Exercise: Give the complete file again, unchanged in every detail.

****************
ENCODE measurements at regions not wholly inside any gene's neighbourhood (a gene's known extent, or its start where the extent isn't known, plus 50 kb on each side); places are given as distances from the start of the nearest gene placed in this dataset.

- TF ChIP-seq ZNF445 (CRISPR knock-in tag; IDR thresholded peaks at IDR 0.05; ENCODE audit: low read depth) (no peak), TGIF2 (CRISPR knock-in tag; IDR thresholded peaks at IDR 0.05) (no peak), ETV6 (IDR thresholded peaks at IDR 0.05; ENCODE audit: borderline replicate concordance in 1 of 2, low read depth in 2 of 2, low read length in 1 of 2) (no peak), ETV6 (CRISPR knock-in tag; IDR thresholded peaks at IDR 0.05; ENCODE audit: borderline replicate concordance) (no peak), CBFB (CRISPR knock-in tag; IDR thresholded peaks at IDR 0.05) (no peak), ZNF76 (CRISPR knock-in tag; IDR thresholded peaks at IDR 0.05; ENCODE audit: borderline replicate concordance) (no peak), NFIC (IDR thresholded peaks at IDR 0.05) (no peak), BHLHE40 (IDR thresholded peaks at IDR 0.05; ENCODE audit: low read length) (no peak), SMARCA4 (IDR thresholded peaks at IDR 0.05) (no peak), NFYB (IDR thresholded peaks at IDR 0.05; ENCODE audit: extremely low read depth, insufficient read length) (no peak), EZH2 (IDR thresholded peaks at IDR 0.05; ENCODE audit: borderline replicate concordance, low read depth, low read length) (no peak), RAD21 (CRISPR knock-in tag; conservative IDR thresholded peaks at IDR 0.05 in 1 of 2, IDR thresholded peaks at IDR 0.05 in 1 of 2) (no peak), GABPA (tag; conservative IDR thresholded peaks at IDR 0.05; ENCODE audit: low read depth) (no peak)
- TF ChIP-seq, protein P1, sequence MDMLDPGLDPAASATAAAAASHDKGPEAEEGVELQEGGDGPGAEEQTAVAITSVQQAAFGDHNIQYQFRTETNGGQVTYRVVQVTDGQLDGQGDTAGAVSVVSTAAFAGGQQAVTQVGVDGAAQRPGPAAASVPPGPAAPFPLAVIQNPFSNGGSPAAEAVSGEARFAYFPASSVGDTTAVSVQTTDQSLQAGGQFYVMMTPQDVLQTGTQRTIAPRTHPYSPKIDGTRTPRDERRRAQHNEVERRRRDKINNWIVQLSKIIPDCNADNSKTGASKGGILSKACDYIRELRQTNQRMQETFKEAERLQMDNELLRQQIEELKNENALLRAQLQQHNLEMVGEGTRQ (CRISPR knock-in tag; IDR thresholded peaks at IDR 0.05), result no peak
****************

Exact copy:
ENCODE measurements at regions not wholly inside any gene's neighbourhood (a gene's known extent, or its start where the extent isn't known, plus 50 kb on each side); places are given as distances from the start of the nearest gene placed in this dataset.

- TF ChIP-seq ZNF445 (CRISPR knock-in tag; IDR thresholded peaks at IDR 0.05; ENCODE audit: low read depth) (no peak), TGIF2 (CRISPR knock-in tag; IDR thresholded peaks at IDR 0.05) (no peak), ETV6 (IDR thresholded peaks at IDR 0.05; ENCODE audit: borderline replicate concordance in 1 of 2, low read depth in 2 of 2, low read length in 1 of 2) (no peak), ETV6 (CRISPR knock-in tag; IDR thresholded peaks at IDR 0.05; ENCODE audit: borderline replicate concordance) (no peak), CBFB (CRISPR knock-in tag; IDR thresholded peaks at IDR 0.05) (no peak), ZNF76 (CRISPR knock-in tag; IDR thresholded peaks at IDR 0.05; ENCODE audit: borderline replicate concordance) (no peak), NFIC (IDR thresholded peaks at IDR 0.05) (no peak), BHLHE40 (IDR thresholded peaks at IDR 0.05; ENCODE audit: low read length) (no peak), SMARCA4 (IDR thresholded peaks at IDR 0.05) (no peak), NFYB (IDR thresholded peaks at IDR 0.05; ENCODE audit: extremely low read depth, insufficient read length) (no peak), EZH2 (IDR thresholded peaks at IDR 0.05; ENCODE audit: borderline replicate concordance, low read depth, low read length) (no peak), RAD21 (CRISPR knock-in tag; conservative IDR thresholded peaks at IDR 0.05 in 1 of 2, IDR thresholded peaks at IDR 0.05 in 1 of 2) (no peak), GABPA (tag; conservative IDR thresholded peaks at IDR 0.05; ENCODE audit: low read depth) (no peak)
- TF ChIP-seq, protein P1, sequence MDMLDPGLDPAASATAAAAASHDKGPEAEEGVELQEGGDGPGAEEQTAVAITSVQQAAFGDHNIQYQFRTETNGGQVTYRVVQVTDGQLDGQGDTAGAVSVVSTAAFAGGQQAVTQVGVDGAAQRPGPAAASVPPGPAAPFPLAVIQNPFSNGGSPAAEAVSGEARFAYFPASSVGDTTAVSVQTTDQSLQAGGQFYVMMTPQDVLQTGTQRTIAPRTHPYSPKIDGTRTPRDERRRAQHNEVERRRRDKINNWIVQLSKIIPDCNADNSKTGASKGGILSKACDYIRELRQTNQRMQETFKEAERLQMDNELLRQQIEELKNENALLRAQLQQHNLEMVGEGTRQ (CRISPR knock-in tag; IDR thresholded peaks at IDR 0.05), result no peak